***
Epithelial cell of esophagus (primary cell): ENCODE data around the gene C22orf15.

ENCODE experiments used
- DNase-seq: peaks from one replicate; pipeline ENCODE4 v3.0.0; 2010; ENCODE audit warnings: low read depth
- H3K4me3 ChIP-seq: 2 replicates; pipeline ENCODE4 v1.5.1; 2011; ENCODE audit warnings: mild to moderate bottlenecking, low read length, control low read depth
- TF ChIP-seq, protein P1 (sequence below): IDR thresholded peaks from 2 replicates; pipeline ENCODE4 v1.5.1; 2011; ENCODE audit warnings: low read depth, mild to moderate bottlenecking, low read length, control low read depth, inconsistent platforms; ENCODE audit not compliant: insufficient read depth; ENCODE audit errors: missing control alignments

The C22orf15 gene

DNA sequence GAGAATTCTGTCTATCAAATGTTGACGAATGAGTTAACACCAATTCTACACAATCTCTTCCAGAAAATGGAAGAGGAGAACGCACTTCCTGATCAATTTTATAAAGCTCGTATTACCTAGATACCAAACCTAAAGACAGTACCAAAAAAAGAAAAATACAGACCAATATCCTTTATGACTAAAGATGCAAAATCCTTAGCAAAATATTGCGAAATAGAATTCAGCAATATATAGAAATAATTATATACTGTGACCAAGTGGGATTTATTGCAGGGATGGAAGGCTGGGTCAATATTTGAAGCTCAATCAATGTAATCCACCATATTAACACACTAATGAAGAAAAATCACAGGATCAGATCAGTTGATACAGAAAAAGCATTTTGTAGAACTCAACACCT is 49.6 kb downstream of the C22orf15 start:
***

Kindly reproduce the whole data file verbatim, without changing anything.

Epithelial cell of esophagus (primary cell): ENCODE data around the gene C22orf15.

ENCODE experiments used
- DNase-seq: peaks from one replicate; pipeline ENCODE4 v3.0.0; 2010; ENCODE audit warnings: low read depth
- H3K4me3 ChIP-seq: 2 replicates; pipeline ENCODE4 v1.5.1; 2011; ENCODE audit warnings: mild to moderate bottlenecking, low read length, control low read depth
- TF ChIP-seq, protein P1 (sequence below): IDR thresholded peaks from 2 replicates; pipeline ENCODE4 v1.5.1; 2011; ENCODE audit warnings: low read depth, mild to moderate bottlenecking, low read length, control low read depth, inconsistent platforms; ENCODE audit not compliant: insufficient read depth; ENCODE audit errors: missing control alignments

The C22orf15 gene

DNA sequence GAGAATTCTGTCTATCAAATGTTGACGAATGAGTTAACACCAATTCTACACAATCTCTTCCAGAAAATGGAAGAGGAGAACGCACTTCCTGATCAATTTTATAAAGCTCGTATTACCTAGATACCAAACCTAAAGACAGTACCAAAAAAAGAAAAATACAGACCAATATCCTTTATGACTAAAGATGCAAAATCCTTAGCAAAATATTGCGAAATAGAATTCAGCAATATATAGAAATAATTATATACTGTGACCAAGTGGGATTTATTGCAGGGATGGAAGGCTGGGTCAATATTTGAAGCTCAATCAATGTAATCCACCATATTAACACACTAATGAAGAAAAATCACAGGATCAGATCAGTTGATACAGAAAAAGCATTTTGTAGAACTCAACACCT is 49.6 kb downstream of the C22orf15 start: